Another study included a total of 897,018 births, 1248 of which occurred in women given a prescription for ondansetron during pregnancy. There were 58 congenital malformations (4.7%) in the ondansetron-exposed group and 31,357 congenital malformations (3.5%) in the nonexposed group. Ondansetron exposure was associated with a small increase in the risk for major malformations (OR, 1.3; 95% CI, 1.0 - 1.7). The prevalence of heart defects, which accounted for most of the increased malformations, was apparently doubled (OR, 2.0; 95% CI, 1.3 - 3.1).

"It is critical to note that although this study is frequently cited, it was published only as an abstract and never as a peer-reviewed article. The abstract lacks critical information such as the total number of heart defects in the study," Dr Siminerio and colleagues write. "[This study] found a significantly increased risk of cardiac malformations, but because of this lack of peer review and incomplete information, it is inappropriate to use these findings in any critical assessment of ondansetron."

A small study that compared the risk for birth defects in 176 women exposed to ondansetron during the first trimester with two groups of unexposed women showed no significant differences between the groups in the number of stillbirths or miscarriages, incidence of major malformations, gestational age at birth, and mean birth weights. However, the study was underpowered and would have detected only "a fivefold increase in the incidence of major malformations," the authors write.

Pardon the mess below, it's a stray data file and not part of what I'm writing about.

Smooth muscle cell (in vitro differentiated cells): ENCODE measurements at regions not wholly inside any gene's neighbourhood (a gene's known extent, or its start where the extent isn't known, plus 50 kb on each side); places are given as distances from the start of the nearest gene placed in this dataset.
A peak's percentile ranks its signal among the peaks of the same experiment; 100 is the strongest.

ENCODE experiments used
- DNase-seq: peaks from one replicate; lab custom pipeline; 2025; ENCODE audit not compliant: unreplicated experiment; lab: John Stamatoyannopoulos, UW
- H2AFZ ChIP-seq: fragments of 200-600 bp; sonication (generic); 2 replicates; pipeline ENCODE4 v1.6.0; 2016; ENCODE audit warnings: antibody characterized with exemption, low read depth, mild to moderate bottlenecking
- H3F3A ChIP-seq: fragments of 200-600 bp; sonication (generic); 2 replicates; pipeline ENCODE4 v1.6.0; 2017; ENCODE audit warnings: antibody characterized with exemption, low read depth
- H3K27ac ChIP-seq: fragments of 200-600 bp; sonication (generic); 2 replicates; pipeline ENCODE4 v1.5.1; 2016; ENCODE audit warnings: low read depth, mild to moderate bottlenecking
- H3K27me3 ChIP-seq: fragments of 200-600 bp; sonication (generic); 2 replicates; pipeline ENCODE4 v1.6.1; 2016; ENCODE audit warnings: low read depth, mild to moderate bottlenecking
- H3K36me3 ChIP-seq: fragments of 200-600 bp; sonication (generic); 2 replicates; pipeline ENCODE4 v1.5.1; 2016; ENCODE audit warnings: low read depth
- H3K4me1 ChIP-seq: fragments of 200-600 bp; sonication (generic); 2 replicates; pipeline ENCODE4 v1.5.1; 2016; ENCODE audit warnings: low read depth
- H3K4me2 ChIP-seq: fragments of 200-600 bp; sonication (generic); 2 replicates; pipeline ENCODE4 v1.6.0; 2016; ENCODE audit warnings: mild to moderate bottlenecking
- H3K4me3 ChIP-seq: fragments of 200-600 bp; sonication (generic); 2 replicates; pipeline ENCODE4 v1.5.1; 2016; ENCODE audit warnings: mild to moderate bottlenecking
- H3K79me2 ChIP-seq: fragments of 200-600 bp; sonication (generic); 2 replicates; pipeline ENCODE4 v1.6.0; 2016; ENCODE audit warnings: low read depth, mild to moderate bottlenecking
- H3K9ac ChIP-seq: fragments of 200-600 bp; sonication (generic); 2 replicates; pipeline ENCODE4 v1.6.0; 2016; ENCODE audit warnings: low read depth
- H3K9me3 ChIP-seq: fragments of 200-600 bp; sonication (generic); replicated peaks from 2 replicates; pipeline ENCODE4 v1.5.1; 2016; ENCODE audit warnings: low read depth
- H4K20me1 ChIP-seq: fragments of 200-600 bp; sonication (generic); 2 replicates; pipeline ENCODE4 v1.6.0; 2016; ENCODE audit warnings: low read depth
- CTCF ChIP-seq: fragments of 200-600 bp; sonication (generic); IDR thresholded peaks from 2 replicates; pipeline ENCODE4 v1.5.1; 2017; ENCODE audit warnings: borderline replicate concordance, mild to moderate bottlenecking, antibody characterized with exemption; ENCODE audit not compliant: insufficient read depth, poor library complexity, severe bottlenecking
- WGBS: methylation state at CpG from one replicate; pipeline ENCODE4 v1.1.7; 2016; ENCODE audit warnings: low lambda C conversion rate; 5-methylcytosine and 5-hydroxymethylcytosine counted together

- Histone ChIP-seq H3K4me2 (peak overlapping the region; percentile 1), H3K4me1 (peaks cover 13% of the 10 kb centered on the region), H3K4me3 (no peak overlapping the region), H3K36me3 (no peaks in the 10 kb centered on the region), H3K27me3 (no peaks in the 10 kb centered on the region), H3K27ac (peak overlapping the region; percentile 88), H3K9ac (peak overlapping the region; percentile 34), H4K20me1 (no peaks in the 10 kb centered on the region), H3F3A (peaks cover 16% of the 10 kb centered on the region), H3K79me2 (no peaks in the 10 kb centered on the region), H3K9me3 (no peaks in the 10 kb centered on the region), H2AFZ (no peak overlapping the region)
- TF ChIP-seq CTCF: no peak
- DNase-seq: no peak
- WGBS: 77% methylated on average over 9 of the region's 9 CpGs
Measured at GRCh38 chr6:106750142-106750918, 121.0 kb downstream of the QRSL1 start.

Similarly, there were no malformations in an observational cohort study of 65 women who were exposed to ondansetron during the first trimester.

Finally, a study looked at 263 newborns born to 251 women who were exposed to ondansetron during pregnancy (81% during the first trimester). There was a small but insignificant increase in the risk for any major birth defect in babies who were born to women exposed during the first trimester (OR, 1.2; 95% CI, 0.6 - 2.2). The risk for obstructive renal defects was significantly increased (OR, 6.2; 95% CI, 2.0 - 19.5), but the number of cases was less than five, and the confidence interval was wide.

Benefit Outweighs Risks

"First-line agents such as ginger or pyridoxine and doxylamine are not always effective for treating nausea and vomiting in pregnancy, and the known risks associated with suboptimally treated nausea and vomiting in pregnancy or hyperemesis gravidarum need to be weighed against the very small potential risks associated with ondansetron use," Dr Carstairs concludes.

Dr Carstairs and the commentators have disclosed no relevant financial relationships.

Obstet Gynecol. Published online April 4, 2016. Article abstract, Commentary extract